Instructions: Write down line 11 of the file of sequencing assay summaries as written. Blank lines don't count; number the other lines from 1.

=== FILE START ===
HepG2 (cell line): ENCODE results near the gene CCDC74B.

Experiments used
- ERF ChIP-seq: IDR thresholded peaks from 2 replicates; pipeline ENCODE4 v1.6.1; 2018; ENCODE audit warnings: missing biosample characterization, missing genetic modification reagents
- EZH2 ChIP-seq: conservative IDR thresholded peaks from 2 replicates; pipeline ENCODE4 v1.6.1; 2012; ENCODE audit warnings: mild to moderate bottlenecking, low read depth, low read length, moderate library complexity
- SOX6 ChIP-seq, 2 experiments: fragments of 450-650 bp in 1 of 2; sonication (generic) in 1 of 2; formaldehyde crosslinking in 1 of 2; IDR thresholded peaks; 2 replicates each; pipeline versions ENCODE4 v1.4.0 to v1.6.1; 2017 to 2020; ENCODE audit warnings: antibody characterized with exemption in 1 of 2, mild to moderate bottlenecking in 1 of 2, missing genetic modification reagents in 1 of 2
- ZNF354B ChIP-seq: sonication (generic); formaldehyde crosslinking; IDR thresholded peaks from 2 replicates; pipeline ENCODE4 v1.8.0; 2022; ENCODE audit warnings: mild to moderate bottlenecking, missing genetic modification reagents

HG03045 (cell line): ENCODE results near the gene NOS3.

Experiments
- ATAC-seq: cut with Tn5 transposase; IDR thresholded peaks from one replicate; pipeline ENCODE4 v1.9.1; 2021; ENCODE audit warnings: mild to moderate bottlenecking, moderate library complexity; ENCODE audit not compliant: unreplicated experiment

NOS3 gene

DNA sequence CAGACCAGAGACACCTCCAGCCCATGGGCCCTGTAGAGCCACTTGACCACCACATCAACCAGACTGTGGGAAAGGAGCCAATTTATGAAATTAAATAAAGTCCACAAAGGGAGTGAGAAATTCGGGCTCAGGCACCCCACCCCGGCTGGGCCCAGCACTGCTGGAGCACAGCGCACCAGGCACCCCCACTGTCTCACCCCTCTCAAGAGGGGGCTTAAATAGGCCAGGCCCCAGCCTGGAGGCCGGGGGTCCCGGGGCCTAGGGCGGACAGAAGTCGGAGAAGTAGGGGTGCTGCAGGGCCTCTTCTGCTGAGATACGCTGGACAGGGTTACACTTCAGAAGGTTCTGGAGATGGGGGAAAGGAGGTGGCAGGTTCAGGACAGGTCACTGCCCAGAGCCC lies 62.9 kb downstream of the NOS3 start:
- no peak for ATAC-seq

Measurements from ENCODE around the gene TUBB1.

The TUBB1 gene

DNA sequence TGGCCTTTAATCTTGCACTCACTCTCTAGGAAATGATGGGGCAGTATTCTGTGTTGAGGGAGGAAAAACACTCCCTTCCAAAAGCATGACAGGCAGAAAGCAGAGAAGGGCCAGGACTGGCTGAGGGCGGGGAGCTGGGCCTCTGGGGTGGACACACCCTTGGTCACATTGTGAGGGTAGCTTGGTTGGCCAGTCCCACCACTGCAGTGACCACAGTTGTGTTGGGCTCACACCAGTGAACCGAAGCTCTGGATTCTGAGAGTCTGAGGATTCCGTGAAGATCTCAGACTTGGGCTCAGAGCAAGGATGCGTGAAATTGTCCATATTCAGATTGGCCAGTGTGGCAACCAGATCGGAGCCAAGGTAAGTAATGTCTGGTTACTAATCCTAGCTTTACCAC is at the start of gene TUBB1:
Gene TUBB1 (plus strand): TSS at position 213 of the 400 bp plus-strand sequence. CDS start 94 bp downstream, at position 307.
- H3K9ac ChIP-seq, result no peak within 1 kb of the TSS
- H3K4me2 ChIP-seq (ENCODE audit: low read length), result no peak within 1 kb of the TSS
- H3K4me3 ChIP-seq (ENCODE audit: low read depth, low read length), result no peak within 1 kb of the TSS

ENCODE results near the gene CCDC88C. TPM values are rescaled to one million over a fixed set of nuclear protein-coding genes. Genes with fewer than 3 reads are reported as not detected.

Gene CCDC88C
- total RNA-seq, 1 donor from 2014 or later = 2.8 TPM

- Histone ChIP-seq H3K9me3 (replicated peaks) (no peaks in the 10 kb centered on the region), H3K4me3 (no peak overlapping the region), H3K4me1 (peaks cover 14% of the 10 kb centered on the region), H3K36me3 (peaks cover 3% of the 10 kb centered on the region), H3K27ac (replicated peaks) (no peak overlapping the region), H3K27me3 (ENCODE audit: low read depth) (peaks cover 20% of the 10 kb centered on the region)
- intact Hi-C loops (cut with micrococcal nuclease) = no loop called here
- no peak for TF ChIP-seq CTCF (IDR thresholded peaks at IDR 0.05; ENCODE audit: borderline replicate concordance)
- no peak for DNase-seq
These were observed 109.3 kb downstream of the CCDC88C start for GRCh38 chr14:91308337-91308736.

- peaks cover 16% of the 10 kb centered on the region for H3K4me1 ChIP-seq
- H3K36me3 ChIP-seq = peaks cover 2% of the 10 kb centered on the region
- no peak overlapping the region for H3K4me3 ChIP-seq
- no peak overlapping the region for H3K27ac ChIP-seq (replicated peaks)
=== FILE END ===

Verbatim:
DNA sequence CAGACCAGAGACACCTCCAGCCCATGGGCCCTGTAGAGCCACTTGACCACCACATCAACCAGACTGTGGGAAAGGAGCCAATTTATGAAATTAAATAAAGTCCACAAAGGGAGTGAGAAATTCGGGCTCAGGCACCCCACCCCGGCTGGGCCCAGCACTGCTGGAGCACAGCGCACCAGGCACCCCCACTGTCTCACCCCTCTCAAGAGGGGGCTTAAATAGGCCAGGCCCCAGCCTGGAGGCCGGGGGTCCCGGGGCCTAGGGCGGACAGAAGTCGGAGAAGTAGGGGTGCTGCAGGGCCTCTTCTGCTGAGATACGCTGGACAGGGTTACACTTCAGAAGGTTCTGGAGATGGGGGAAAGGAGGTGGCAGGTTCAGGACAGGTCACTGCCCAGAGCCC lies 62.9 kb downstream of the NOS3 start: